The correct polarity for measurements 5 and 6 is indicated by the phasing dots shown on the SP-70’s data sheet. If you don’t have a data sheet, connect the two windings in series and take data. Then reverse one winding and take the second measurement. It will be be obvious which is series aiding and which is series opposing.

Here’s my data and calculated results, taken with a General Radio 1658 Digibridge, known to be accurate to within ±0.1%.

SP-70 w/ GR1658 Digibridge constant voltage

Input Measurements Lp 0.68270H

Ls open Ls 0.68060H Lp open

Laiding 2.17000H Lopposing 0.00098H

Lp 0.00118H Ls shorted Ls 0.00110H Lp shorted

By mutual inductance method:

M 0.5423H

k 0.7955

By open/short method

kp 0.9991

ks 0.9992

Geo Mean 0.9992

From experience, we know that a good audio transformer such as the SP-70 should have a coupling coefficient very close to 1.00. Hence, the open/short results are reasonable, if perhaps too good to be completely believable.

What happened to the mutual inductance method? A coupling coefficient of 0.8 is not to be believed. There’s no reason to believe the 1658 DigiBridge is in error, as it checks well against other equipment I have and against standard inductors.

The answer to this puzzle is that even in a good transformer, the core material has a nonlinear permeability and inductance varies with applied voltage. I’ve discussed changes in permeability with applied drive in conjunction with ferrite cores (click here to read) and the same thing is true with the material used in the SP-70 core.

It’s also necessary to know a bit about how the test equipment works. The 1658 DigiBridge applies a test voltage at 1 KHz to device under test and measures the resulting in-phase (I) and 90 degree out-of-phase (Q) current through the device. From this data the inductance and Q may be easily determined. The applied test voltage varies depending upon the inductance range. (The Digibridge also measures capacitance and resistance using the same technique.)

My 1658 Digibridge shown below with Quatech remote lead adapter and Kelvin clip test leads.

Using a battery powered Fluke 189 digital true RMS meter, I measured the following test voltage applied to the SP-70 by the 1658 DigiBridge operating in auto-range:

Test Condition 1000 Hz Voltage Across DUT Lprimary (20 mH-2 H range) 0.202 V Lsecondary (20 mH -2 H range) 0.202 V Lopposing (200 uH – 20 mH range) 0.209 V Laiding (2 H – 200 H range) 0.0323 V

Clearly the test voltage applied to the series aiding measurement is around 15% of the voltage applied to the other three measurements, a potential source of appreciable error if the inductance is a strong function of applied drive.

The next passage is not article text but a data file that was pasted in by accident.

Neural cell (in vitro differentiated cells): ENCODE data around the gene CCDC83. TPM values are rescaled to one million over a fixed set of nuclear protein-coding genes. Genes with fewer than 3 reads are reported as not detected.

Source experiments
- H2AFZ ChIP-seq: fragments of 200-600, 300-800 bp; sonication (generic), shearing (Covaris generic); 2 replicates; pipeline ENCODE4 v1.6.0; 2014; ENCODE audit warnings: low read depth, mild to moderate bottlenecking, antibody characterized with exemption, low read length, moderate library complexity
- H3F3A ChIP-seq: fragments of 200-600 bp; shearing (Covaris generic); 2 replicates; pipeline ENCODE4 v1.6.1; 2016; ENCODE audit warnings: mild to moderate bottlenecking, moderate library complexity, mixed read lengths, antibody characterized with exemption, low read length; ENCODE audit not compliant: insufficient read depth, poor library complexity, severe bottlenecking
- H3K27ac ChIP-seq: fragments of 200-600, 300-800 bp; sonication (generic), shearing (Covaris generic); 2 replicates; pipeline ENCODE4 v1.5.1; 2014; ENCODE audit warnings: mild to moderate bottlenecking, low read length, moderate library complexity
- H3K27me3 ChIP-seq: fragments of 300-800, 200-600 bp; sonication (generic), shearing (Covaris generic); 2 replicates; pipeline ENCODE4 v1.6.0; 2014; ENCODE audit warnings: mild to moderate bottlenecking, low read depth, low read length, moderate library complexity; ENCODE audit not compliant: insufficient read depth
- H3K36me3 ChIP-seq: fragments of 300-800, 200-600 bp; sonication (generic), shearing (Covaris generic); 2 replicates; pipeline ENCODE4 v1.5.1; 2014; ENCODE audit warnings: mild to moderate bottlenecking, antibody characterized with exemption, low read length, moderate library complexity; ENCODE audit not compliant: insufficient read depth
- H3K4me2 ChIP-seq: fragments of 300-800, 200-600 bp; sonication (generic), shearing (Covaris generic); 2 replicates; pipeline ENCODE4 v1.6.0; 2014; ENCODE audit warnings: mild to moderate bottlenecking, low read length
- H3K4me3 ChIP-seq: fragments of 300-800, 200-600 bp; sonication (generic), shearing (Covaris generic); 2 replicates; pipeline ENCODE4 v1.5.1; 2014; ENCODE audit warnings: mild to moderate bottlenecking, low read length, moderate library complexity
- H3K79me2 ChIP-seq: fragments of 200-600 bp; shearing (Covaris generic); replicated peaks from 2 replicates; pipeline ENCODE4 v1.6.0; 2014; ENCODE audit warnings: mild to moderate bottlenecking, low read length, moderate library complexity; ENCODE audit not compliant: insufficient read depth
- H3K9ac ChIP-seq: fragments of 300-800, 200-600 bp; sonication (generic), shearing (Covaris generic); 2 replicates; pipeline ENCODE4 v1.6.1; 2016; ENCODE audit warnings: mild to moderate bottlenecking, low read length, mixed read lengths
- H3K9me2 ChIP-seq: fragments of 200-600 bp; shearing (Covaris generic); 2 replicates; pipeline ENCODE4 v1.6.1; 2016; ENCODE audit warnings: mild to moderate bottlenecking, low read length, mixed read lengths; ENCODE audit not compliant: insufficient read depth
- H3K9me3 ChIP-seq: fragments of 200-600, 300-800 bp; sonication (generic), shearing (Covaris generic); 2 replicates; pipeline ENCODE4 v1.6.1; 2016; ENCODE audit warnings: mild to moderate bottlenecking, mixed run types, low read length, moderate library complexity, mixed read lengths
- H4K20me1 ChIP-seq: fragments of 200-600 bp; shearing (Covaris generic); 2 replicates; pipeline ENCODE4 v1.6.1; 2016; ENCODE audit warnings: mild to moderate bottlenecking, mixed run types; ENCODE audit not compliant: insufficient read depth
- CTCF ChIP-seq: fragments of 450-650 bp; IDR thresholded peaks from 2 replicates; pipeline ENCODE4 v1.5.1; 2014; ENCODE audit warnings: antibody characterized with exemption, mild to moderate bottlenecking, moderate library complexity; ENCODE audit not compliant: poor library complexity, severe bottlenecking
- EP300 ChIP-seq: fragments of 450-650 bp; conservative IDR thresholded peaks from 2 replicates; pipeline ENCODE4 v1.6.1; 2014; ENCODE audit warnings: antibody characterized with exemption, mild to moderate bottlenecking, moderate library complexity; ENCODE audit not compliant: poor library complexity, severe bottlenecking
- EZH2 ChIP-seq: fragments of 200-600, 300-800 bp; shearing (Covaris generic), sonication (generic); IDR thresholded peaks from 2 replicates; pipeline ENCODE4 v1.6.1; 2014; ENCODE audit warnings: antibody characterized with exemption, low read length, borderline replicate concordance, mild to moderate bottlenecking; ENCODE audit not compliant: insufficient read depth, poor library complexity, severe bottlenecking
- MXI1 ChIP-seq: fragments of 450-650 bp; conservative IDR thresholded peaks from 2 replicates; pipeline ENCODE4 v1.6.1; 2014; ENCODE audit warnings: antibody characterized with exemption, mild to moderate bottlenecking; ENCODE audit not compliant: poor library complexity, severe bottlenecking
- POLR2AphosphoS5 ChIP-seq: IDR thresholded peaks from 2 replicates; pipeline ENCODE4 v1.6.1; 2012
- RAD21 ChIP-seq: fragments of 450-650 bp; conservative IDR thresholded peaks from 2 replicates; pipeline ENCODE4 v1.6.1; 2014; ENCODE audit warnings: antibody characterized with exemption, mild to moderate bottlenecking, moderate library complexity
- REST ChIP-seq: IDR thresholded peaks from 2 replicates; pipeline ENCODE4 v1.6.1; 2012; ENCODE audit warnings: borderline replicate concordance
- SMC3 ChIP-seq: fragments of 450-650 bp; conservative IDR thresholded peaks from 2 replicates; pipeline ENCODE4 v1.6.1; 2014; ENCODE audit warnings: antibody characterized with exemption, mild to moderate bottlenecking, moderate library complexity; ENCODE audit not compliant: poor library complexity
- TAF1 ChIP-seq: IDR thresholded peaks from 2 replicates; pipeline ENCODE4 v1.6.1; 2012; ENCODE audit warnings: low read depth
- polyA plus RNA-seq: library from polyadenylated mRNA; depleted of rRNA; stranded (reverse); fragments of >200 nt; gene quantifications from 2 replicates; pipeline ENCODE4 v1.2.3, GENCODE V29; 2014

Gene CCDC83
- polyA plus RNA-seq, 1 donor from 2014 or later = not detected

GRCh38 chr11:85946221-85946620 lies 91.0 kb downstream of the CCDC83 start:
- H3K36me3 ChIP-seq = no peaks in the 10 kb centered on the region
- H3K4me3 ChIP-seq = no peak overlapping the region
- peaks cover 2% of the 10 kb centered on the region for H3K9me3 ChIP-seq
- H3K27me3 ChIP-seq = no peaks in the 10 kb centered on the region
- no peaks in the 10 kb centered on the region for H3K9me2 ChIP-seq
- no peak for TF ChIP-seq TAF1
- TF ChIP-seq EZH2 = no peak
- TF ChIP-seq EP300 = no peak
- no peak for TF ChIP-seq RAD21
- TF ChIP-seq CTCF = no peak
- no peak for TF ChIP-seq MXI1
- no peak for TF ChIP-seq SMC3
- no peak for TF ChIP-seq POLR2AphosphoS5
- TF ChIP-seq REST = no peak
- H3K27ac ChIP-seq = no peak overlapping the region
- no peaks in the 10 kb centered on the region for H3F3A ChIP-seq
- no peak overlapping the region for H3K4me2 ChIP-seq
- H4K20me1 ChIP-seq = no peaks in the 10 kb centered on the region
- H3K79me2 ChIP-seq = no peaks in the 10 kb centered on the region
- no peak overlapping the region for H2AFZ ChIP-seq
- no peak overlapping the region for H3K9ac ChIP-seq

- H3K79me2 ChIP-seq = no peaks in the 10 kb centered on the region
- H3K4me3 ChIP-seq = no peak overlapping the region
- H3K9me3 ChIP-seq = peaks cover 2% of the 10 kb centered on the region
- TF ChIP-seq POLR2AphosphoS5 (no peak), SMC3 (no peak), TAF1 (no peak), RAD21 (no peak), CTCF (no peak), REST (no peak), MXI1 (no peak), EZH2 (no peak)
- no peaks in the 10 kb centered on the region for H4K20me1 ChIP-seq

It is possible to engage “range hold” in the 1658, so I tried that first, holding the 2 – 200 H range, with the following results:

Input Measurements with Range Hold Lp 0.509H Ls open Ls 0.508H Lp open Laiding 2.121H Lopposing 0.00098H used old meas. M 0.530H k 1.04

This is clearly progress, but unfortunately k cannot exceed 1.00, so there’s still some error involved. Although range hold causes same test voltage to be applied, the error increases for out-of-range devices.

There’s a further error here as well�even if identical test voltages are applied for Lp, Ls and Laiding. The core permeability is a function of H, i.e., magnetic flux or ampere turns. With Lp and Ls in series aiding, the core is driven by twice as many turns, so that in order to obtain the same magnetic flux, we must reduce the current through the transformer by one half when measuring Laiding. Since inductance is proportional to N2, the series aiding configuration presents four times the reactance to the test voltage as does measuring either the primary or secondary alone. This means that we should measure the series aiding inductance with twice the test voltage used to measure the primary and secondary alone. (This calculation, of course, is for the SP-70 where the primary and secondary have the same number of turns. If the primary and secondary have different number of turns, a different test voltage ratio should be used.)

The 1658 DigiBridge doesn’t permit variable test voltage, so I set up the older manual GR1650B RLC bridge. It uses a 1 KHz test frequency, with an internal oscillator (external oscillators can also be used.)

The 1650B has an oscillator level control and, being a bridge type instrument maintains the same test voltage during bridge adjustment. Unfortunately, the 1650B has a ± 1% accuracy, making k measurements near 1.00 difficult at best.

To get a sense of how much the inductance varies with drive, I connected the SP-70 in series aiding and measured the inductance versus drive level, adjusting the 1650B’s internal oscillator output over its usable range. As the plot below shows, inductance increases about 50% as the applied test voltage goes from 10 mV to 700 mV. When combined with the 1650B’s inherent 1% accuracy, an accurate k determination is still not easy.

The results are interesting.

SP-70 with GR1650B Constant I Drive